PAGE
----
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Dr Ruth Pfau 'Mother Teresa of Pakistan'

  • Clare McIntosh

Dr Ruth Pfau. Image:  Alamy

Dr Ruth Pfau. Image: Alamy

Source: SFLG

On Tuesday, 8 March, International Women's Day, St Francis Leprosy Guild commemorates the work of Dr Ruth Pfau, the 'Mother Teresa of Pakistan' who devoted more than 55 years of her life to fighting leprosy in Pakistan.

Ruth Katherina Martha Pfau, born on 9 September 1929, was a German-Pakistani Catholic nun of the Society of the Daughters of the Heart of Mary and a physician. She moved from Germany to Pakistan in 1961 and devoted more than 55 years of her life to fighting leprosy in Pakistan. Ruth was honoured with the Hilal-i-Pakistan-, Hilal-i-Imtiaz-, Nishan-i-Quaid-i-Azam-, and the Sitara-i- Quaid-i-Azam award. She was also awarded Germany's Order of Merit in 1969.

Ruth helped to establish 157 leprosy clinics across Pakistan that treated over 56,780 people. Fazaia Ruth Pfau Medical College and Dr Ruth Pfau Hospital are named after her in Karachi. She died in August 2017 and was buried with full state honours; the first Christian to be given a state funeral in Pakistan.

Ruth founded the Marie Adelaide Leprosy Centre (MALC) in Karachi in 1980 which is a 64-bed hospital that operates ten sub-centres. The centre provides urgent and ongoing medical care, as well as financial and emotional back-up to people with leprosy. SFLG has supported the centre for the last fifteen years.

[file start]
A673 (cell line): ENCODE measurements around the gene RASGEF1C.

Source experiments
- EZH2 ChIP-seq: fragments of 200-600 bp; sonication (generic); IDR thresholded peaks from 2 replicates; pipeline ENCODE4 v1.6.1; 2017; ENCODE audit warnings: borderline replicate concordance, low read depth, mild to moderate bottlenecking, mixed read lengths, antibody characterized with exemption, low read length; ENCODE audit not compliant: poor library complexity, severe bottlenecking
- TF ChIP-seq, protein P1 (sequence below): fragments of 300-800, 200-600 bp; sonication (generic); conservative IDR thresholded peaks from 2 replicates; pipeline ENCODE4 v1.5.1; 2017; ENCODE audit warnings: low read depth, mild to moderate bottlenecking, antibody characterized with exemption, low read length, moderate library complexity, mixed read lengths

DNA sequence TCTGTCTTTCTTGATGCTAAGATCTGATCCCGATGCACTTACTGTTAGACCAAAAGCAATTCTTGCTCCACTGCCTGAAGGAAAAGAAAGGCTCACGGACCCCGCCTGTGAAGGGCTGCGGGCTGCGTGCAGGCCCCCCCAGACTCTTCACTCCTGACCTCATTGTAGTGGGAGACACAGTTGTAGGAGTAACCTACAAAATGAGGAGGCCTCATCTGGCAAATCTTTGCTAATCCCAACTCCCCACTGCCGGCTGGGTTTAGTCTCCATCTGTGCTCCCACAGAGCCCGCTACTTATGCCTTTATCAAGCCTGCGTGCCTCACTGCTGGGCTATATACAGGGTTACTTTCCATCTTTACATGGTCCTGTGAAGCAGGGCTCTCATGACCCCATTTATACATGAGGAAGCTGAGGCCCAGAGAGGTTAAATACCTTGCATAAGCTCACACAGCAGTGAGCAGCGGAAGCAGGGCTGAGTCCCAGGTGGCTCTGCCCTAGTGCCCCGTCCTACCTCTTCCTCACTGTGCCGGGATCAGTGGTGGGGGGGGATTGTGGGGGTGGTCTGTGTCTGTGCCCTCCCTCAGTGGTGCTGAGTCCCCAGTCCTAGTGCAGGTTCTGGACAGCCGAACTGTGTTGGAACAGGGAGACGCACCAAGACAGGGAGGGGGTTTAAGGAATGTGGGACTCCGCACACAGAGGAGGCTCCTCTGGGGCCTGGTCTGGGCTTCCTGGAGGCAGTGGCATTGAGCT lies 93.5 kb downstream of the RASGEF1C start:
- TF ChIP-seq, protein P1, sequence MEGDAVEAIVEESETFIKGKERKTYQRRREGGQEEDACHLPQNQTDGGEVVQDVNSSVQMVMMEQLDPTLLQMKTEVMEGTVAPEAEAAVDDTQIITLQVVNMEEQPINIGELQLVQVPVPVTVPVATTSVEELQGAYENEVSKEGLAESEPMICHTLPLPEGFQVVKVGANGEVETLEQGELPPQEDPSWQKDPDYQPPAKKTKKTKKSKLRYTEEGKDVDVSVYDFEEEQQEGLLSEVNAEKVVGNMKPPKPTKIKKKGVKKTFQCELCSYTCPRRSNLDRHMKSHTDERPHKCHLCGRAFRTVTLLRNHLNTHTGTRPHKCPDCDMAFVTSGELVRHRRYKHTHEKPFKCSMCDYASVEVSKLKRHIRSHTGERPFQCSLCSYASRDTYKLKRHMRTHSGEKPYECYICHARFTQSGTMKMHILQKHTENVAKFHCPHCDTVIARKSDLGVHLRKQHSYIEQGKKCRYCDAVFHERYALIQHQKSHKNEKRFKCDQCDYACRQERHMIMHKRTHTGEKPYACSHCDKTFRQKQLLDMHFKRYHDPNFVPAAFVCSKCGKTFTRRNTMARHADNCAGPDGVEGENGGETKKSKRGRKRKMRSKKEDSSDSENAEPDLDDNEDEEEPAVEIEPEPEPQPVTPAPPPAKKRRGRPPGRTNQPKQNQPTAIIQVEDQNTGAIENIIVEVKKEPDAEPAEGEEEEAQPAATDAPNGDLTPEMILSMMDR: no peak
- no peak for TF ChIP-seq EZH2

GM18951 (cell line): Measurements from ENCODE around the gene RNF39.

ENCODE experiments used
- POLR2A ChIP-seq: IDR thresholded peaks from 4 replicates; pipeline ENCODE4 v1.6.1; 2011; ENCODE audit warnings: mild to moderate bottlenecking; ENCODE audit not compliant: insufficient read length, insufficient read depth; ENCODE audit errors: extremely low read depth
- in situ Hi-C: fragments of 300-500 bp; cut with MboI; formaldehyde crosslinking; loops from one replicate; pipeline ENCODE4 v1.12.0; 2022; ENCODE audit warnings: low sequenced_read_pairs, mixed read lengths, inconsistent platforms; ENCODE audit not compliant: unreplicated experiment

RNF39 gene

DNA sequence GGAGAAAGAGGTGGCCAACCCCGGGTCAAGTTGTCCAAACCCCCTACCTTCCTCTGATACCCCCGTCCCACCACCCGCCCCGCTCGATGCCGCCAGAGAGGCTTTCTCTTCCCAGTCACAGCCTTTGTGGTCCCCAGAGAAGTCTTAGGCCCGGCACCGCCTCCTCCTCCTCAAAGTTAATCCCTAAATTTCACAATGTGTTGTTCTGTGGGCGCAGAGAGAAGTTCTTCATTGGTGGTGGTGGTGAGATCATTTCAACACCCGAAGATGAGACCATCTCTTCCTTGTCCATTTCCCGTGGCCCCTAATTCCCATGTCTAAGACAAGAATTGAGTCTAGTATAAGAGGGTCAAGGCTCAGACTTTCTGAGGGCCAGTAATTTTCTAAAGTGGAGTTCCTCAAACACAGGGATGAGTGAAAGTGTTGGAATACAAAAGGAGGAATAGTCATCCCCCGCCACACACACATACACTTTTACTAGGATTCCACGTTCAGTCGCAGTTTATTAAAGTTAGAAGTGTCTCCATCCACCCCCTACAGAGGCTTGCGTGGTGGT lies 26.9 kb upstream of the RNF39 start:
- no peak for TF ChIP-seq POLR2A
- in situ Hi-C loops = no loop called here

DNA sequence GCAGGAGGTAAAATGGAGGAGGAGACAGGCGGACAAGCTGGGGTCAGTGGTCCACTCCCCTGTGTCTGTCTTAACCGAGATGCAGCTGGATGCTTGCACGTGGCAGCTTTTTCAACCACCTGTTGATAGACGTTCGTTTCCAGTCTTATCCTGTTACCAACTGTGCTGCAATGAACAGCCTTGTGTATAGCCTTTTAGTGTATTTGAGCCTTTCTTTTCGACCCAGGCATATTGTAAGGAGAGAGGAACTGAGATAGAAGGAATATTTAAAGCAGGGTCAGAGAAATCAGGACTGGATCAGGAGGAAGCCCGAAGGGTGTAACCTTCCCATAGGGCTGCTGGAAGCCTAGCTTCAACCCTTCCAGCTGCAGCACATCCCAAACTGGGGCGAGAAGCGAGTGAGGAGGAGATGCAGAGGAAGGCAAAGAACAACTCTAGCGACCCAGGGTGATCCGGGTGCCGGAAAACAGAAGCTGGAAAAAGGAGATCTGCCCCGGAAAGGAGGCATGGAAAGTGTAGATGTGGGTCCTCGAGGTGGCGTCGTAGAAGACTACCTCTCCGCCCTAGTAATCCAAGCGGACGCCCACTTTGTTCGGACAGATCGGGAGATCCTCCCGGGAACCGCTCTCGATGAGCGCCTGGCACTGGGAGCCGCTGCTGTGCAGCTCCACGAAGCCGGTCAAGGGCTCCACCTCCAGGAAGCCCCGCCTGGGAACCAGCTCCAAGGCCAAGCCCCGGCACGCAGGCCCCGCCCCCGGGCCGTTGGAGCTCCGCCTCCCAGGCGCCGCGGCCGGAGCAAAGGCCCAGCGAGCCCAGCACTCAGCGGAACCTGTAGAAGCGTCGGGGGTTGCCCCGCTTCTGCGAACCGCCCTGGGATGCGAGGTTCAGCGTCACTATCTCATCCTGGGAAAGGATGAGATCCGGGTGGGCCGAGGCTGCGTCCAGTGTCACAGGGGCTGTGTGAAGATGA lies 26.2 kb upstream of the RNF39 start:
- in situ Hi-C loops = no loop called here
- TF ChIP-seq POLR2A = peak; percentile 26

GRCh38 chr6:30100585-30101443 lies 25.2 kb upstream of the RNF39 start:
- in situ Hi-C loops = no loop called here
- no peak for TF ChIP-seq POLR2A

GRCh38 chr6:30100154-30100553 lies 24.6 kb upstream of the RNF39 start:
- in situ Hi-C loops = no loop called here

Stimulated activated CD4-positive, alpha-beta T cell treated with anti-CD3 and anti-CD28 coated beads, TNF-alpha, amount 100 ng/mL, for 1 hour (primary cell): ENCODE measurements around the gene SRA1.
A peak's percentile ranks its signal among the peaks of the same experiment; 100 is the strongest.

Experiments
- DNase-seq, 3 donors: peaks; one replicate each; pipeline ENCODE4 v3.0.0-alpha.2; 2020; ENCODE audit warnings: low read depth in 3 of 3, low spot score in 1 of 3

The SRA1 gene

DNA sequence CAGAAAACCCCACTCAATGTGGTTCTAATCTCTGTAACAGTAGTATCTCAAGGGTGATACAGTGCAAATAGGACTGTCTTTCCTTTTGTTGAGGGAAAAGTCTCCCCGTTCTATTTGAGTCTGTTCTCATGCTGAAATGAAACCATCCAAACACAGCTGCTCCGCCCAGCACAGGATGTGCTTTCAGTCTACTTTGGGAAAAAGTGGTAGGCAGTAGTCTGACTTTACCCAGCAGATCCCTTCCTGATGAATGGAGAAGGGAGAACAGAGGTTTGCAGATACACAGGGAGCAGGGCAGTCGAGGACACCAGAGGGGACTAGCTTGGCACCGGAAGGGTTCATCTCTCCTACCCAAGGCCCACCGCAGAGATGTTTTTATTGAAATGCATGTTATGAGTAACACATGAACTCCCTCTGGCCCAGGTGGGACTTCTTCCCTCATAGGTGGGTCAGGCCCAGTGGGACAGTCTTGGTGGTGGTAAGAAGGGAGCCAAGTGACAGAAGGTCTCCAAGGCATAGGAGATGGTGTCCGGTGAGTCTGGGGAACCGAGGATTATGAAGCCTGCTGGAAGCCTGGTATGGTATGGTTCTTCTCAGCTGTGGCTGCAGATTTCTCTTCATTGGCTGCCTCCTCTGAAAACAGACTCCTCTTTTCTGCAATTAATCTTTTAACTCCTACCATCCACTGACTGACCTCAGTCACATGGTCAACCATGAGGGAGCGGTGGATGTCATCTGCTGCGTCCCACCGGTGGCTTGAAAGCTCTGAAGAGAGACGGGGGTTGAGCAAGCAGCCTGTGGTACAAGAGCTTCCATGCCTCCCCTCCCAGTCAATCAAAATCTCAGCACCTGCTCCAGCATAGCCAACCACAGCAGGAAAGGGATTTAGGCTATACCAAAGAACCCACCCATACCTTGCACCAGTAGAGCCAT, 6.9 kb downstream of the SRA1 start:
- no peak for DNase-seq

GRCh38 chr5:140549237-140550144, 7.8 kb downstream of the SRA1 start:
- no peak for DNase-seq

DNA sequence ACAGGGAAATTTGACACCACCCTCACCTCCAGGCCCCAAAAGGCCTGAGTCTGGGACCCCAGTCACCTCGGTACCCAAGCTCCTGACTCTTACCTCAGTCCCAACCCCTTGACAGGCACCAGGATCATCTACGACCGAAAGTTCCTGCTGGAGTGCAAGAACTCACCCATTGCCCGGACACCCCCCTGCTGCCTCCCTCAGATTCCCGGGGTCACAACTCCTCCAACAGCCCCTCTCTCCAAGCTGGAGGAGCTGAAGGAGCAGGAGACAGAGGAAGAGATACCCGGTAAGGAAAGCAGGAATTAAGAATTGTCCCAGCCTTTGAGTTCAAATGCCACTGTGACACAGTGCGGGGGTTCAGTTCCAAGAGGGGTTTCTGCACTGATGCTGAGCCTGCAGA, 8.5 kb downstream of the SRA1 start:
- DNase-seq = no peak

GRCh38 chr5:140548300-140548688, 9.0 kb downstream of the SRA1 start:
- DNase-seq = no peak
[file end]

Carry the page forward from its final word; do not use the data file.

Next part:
Through its TRACE operating strategy, SFLG is now working with MALC in a joint Active Case-Finding project to reduce the spread of leprosy, especially multibacillary cases, in the high endemic areas of Landhi Korangi nd Maskan-e-Rahat, through early diagnosis and treatment and awareness raising.

"Ever since I joined SFLG, I've become more and more aware of the incredible women who have dedicated their lives to people with leprosy," said SFLG's Chief Executive Officer, Clare McIntosh. "Ruth Pfau is one such incredible women," she continued. "Thanks to her legacy, the Marie Adelaide Leprosy Centre in Karachi has healed and supported numerous people with leprosy, like Badeea."

Badeea was a contented homemaker, who had been married for five years, when she noticed blisters and numbness in her hand. Her husband was so concerned that went to the centre to seek advice, where she was diagnosed with leprosy. She was terrified when she was admitted to the hospital for the first time. She said: "when I saw the disfigured faces of other persons affected by leprosy, I wondered whether my fate would be like them or would I die."

Thanks to Multidrug Therapy and the medication she received at the centre, Badeea became free from leprosy and the risk of developing disabilities and ulcers caused by the disease. Badeea says: "now just speaking with her doctor brightens my day."
Badeea, who was treated for leprosy at the Marie Adelaide Centre in Karachi. Copyright: SFLG

"Ruth gave hope to innumerable people like Badeea. She proved through her work that serving humanity knows no boundaries. It's quite possible that she could, like Saint Teresa of Calcutta, be declared a saint. A saint, of course, is someone who has shown heroic virtue during their life. Ruth is certainly such a woman," Clare continued.

Marie Adelaide Leprosy Centre (Pakistan) known as MALC, has been working in Pakistan for over 60 years in Sindh, Balochistan, Khyber Pakhtunkhwa, Azad Kashmir and Gilgit-Baltistan.


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